Drones

"Drone Industry Launches End of Session Attempt at Pre-Emption," CA Cities Advocate, Aug. 16, 2016.

The National League of Cities issued a report in August 2016 on cities and drones. The League published an article on the report in CA Cities Advocate on Aug. 18.

A dramatic increase in the use of recreational drones in California during 2015 led to multiple instances of drones interfering with fixed-wing firefighting aircraft, as well as police and air ambulance helicopters. In response, the League and the California Police Chiefs Association co-sponsored SB 168 (Gaines) to address dangers posed by unmanned aircraft systems, or drones, operating in flight-restricted airspace during an emergency. Vetoed by Governor Brown due to the fact that it also created new misdemeanor penalties, SB 168 would have provided first-responders with immunity in the event they damaged or destroyed a drone that was interfering with their emergency operations. The issue, however, at the state and federal levels, is far from dead.

The Consumer Technology Association, a trade group, estimated that 400,000 drones would be sold in the United States during the 2015 holiday season. Given the many safety hazards drones pose and the current lack of comprehensive regulations and enforcement provisions to make such regulations meaningful, a number of states — including California — may take the initiative and pursue enforcement or other legislation, notwithstanding potential conflicts with federal law.

Western City, the League’s monthly magazine, in February 2016 published a comprehensive article in outlining the issues drones pose for cities. “Drones: A Growing Hazard in the Absence of Tighter Regulations,” features extensive background on the topic.
 

Federal Aviation Administration Action


The League on Jan. 15 issued a comment letter to the Federal Aviation Administration (FAA) on its newly proposed recreational drone regulations, FAA Interim Final Rule: Registration and Marketing Requirements for Small Unmanned Aircraft, Document ID FAA-2015-7396-0001. These were released mid-December. The FAA has until June to revise the regulations in response to comments received during the comment period.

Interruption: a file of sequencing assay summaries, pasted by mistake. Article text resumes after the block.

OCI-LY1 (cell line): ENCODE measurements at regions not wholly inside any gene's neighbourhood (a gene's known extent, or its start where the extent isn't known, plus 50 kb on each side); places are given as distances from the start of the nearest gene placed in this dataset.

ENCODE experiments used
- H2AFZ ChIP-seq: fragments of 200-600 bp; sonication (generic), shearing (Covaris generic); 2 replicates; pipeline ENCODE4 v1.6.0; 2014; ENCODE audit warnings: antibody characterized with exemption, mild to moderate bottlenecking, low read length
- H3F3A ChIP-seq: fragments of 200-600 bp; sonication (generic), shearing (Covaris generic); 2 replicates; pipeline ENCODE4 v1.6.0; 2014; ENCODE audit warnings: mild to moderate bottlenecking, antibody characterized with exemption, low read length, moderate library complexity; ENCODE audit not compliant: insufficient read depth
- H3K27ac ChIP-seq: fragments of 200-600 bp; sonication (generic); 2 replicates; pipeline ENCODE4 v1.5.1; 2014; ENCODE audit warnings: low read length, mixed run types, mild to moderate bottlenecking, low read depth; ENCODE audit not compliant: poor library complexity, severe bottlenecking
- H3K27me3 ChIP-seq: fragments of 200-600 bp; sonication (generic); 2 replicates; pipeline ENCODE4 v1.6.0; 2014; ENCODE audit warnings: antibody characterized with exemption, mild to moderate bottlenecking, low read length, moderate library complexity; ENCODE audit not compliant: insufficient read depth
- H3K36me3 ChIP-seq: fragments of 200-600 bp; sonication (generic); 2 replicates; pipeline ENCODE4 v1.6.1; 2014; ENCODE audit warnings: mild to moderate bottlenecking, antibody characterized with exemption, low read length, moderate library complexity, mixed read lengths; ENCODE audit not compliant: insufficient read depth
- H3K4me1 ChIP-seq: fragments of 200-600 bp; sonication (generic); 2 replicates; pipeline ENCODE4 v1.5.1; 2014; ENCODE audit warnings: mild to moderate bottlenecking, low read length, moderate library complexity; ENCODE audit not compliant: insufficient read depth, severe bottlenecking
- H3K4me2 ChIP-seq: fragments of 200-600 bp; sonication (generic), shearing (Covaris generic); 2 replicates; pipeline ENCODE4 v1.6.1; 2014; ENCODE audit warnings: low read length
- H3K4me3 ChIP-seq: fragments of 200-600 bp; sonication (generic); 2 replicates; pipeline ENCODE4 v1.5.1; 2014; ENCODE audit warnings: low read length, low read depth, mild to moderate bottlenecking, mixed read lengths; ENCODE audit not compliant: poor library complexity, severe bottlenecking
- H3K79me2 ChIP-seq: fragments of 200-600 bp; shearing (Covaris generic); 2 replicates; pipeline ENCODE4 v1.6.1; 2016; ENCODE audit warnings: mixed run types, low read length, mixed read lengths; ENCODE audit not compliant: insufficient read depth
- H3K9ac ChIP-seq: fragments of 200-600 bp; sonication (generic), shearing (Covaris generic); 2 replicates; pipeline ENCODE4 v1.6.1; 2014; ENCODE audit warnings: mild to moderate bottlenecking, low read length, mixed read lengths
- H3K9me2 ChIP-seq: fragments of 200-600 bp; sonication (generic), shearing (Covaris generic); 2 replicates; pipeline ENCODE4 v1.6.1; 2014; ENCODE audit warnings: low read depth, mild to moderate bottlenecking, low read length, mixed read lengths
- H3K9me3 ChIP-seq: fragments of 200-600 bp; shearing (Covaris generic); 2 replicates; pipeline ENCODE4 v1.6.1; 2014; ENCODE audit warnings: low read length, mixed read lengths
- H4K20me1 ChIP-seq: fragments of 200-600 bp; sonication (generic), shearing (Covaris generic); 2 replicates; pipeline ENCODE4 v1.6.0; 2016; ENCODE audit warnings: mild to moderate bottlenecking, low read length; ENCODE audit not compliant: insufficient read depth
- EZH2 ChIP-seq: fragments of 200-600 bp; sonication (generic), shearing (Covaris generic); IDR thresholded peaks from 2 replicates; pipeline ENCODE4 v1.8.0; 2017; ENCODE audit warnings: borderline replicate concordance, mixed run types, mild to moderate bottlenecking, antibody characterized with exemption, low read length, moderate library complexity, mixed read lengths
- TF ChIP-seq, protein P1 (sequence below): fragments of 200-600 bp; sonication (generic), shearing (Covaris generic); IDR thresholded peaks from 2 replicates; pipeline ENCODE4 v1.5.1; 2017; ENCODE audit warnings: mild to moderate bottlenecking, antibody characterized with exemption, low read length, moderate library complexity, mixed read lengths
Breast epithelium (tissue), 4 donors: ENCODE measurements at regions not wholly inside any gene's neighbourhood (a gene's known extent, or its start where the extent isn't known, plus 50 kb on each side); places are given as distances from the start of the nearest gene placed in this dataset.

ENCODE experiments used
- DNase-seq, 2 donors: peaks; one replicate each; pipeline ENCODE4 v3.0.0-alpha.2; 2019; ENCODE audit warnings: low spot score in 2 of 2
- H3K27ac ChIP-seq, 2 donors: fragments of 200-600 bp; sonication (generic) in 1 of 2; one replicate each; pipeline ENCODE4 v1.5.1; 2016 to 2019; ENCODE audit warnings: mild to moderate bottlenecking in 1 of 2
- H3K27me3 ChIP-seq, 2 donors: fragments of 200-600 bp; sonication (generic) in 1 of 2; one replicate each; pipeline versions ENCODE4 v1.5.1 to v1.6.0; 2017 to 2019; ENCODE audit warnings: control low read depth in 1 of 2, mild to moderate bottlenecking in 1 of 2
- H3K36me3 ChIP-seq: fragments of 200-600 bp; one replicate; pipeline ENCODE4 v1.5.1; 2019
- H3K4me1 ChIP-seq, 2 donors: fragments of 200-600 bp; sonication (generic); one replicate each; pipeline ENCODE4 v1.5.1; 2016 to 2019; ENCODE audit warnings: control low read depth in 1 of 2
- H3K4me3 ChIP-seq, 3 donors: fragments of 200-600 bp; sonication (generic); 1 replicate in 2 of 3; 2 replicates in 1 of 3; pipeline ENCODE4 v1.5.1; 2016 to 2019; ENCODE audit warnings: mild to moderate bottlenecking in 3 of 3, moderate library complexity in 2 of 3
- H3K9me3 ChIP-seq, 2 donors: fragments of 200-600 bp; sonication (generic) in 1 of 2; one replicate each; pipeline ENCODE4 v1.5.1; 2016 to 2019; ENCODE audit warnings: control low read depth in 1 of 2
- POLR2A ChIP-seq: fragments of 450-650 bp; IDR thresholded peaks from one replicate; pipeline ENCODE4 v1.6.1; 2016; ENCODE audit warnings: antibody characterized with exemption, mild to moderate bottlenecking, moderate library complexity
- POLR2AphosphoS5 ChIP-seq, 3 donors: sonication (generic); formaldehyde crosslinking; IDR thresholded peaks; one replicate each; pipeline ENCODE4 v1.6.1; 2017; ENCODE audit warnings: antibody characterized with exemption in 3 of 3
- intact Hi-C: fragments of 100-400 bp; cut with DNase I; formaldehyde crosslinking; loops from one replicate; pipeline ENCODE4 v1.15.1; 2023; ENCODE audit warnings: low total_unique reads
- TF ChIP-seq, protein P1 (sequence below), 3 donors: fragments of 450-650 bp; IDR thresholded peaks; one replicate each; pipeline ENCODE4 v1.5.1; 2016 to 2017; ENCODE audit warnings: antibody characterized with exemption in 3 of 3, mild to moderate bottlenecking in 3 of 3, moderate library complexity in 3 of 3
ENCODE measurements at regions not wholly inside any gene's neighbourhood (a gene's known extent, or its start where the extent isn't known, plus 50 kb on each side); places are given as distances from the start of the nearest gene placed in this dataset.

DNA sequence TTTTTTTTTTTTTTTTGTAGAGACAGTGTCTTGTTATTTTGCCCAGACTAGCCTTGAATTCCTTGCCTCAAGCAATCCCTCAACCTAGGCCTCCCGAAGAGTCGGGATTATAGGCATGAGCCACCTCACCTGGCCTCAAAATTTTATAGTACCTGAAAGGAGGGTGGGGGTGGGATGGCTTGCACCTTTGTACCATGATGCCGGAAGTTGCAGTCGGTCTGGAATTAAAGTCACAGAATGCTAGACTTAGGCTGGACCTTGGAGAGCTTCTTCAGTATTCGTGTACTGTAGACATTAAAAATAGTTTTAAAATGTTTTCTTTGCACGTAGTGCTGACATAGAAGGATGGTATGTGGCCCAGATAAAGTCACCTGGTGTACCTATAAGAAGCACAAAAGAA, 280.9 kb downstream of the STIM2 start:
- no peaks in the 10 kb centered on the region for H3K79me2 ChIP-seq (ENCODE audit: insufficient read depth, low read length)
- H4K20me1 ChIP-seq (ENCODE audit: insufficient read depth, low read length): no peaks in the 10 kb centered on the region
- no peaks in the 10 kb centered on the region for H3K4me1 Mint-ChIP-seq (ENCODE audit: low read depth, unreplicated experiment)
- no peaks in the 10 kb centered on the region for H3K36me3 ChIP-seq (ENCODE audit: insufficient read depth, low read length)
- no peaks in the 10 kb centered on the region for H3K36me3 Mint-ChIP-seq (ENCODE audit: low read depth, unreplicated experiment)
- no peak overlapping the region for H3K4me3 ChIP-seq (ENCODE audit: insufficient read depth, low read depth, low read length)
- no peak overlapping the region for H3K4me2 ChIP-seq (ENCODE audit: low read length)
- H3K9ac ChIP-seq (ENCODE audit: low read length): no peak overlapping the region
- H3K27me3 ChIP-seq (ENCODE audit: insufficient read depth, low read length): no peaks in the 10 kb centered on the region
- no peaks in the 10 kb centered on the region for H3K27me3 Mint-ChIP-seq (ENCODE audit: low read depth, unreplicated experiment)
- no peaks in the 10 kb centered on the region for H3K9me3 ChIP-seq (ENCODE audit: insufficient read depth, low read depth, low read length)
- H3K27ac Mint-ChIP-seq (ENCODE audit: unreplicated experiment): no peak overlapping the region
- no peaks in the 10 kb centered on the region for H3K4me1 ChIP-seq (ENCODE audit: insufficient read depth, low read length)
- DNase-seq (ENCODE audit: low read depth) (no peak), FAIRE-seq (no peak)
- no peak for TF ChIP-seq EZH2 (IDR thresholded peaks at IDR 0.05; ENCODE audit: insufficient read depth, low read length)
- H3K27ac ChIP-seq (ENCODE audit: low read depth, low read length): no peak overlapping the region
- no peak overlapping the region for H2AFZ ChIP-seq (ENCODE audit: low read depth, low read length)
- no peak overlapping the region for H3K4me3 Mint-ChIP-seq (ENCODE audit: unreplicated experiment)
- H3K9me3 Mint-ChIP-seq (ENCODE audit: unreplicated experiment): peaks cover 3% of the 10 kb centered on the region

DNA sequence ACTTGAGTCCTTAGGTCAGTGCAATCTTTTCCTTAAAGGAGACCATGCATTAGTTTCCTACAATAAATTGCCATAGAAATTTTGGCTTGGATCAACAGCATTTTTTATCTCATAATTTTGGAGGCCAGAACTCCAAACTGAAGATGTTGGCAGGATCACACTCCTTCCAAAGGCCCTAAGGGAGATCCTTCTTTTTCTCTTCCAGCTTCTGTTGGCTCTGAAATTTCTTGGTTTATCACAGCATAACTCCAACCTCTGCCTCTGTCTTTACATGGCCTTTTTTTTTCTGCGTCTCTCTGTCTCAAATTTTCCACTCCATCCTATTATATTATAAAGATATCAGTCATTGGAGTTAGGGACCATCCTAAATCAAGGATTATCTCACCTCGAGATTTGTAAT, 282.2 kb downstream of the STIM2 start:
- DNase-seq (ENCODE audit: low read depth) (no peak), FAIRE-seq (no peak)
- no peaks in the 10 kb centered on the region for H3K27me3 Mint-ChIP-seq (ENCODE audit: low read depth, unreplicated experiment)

The new regulations require owners of any drone or UAS purchased after Dec. 21, 2015, to register before their first outdoor flight. Owners and operators must pay a registration fee of $5.00. In addition, drones will have to display a unique identifier, which is a registration number issued by the FAA. These new regulations, while helpful, may not go far enough to adequately address the hazards and potential misuse of drones.  For example, registration is largely voluntary, and for drones purchased after Dec. 21, 2015, registration is not required at the time of purchase or point of sale. Though registration is now required prior to operating a drone, it is unclear how such a requirement will be enforced without a point-of-sale registration requirement or a requirement for online registration with the FAA before an online drone sale can be completed. This raises doubts about the effectiveness of the FAA’s response, given the widespread abuse of this technology over the past two years.

The League's letter cites multiple incidents of the abuse of drones endangering public safety and commercial aviation in calling for stronger FAA registration protocols. In the wake of the FAA regulations, the League will seek opportunities to support legislation strengthening the existing registration requirement with a mandatory point-of-sale component, as well as other potential reforms improving accountability on the part of drone operators.

 
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